St. Louis Art Capsules

Jessica Baran encapsulates the St. Louis arts scene

Newly Reviewed
Anne Appleby These paintings and printed works make a close study of the memory of nature, distilled here in a luminous inventory of saturated natural hues. Appleby crafts her oil and wax pieces in a studio on a mountaintop in Montana, where previously observed landscapes — trees leafing out in the Catskills, for instance — are remembered by their colors only and painted in dense layers on wood or canvas. The artist's most recent work, which consists of a series of prints made locally at Wildwood Press, is born of a similar process: The colors of a sweet pea plant or a mulberry tree imbue squares of loosely hanging handmade paper. A sheet of maize appears subtly shot through with a deep red or green — revealed in the paper's thinner spots or at the frayed layers of its deckled edge, which expose bright underpainting and a second layer of printed paper. The effect is contemplative and precisely restrained and speaks to an essence that can only be generated by patient and rigorous toil. Through October 10 at Schmidt Contemporary Art, 615 North Grand Boulevard; 314-575-2648 or www.schmidtcontemporaryart.com. Hours: noon-5 p.m. Wed.-Fri., 10 a.m.-4 p.m. Sat.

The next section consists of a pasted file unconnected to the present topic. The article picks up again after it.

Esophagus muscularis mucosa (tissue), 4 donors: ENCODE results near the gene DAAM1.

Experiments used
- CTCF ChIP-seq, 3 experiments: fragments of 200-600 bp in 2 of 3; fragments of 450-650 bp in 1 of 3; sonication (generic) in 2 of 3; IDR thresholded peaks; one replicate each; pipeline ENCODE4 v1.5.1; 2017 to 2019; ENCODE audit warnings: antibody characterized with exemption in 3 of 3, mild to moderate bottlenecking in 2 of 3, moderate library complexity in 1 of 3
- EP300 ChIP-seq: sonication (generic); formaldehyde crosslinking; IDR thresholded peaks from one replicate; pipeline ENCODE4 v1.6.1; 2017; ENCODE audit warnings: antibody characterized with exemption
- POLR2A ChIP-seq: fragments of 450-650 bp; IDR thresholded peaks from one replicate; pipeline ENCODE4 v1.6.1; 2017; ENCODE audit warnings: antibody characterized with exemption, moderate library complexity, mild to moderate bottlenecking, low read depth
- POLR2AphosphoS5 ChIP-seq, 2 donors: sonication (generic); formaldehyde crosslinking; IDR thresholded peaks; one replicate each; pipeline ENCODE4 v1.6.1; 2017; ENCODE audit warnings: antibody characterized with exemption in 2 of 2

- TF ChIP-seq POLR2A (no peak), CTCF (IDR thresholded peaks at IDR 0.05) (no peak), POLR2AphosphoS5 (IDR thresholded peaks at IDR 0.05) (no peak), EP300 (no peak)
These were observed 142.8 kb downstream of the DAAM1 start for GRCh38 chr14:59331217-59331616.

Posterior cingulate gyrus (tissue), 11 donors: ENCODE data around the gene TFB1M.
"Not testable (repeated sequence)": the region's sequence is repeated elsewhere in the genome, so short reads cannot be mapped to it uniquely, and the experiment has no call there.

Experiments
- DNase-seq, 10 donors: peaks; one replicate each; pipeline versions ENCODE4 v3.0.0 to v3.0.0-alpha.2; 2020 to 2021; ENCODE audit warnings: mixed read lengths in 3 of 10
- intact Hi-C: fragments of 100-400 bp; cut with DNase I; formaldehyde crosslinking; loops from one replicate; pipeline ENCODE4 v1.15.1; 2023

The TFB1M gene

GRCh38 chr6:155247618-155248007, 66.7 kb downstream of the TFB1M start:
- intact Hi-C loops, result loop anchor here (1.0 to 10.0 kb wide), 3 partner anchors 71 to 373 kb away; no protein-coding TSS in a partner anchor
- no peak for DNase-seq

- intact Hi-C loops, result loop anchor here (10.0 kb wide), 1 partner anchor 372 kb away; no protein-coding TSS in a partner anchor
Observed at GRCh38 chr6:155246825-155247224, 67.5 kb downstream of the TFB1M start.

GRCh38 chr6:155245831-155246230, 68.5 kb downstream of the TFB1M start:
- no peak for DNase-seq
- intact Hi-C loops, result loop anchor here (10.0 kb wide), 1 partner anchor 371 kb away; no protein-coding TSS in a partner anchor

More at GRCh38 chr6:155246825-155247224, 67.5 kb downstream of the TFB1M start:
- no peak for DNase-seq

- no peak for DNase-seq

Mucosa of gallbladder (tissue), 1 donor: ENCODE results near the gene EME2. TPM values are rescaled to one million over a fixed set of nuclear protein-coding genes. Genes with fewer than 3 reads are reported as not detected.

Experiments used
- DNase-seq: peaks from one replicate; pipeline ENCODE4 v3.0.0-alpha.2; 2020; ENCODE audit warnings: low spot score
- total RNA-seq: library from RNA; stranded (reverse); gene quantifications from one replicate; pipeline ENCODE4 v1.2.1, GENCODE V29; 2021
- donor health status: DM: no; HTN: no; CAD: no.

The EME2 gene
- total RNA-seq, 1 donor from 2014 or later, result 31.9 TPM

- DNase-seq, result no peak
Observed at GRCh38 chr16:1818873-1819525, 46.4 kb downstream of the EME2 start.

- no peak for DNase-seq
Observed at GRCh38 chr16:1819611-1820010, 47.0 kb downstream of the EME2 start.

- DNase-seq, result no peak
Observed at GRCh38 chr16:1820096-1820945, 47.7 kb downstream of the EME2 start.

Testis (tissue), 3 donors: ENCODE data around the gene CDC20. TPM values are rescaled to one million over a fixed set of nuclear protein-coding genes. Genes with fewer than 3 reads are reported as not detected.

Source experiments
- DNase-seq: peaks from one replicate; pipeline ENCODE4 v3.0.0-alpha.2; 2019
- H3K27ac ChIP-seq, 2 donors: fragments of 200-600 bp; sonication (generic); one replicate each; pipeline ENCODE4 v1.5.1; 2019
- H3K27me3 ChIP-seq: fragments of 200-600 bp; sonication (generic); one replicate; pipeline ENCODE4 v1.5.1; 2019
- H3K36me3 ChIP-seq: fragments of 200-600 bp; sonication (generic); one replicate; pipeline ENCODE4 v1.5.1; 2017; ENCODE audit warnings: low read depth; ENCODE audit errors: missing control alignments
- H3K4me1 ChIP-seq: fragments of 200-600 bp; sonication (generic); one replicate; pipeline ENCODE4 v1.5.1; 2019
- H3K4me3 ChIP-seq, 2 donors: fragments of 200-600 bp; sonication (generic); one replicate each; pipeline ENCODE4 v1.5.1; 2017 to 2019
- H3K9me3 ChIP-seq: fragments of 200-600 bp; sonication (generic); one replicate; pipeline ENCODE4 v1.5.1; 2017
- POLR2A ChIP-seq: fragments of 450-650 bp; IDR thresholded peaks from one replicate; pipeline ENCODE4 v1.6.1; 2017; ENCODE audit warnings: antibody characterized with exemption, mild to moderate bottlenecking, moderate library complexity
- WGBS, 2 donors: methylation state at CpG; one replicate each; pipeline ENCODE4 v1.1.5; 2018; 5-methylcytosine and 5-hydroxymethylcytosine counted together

Singing the Body Electric The title is borrowed from Walt Whitman's exuberant celebration of the body and health, but the show, comprising works by three area artists, is more conceptually akin to Susan Sontag's Illness as Metaphor or Thomas Mann's Magic Mountain. The works explore disease as an allegory for societal ills as well as for the process of art-making (which often takes place in its own version of quarantine). Lindsay Obermeyer renders pink and blue pathogens from shimmering sequins and beads that populate a gallery wall. Julia Wilkey stitches over steel trays, IV bags and other hospital artifacts with red thread. Julia Karll twists torn pieces of the daily news into long, thick strands, then bundles them in a massive knot. There is a sense in these pieces of time anxiously passing while monumental events — inside the body, out in the world — continue to transpire beyond our control. And yet the fact that these artists have created something out of this notion of impotence amounts to a form of productivity — curator Sarah Colby characterizes it as "minumental" — that celebrates merely being here. Through October 11 at the Regional Arts Commission, 6128 Delmar Boulevard; 314-863-5811 or www.art-stl.com. Hours: 9 a.m.-5 p.m. Mon.-Fri., noon-5 p.m. Sat.-Sun.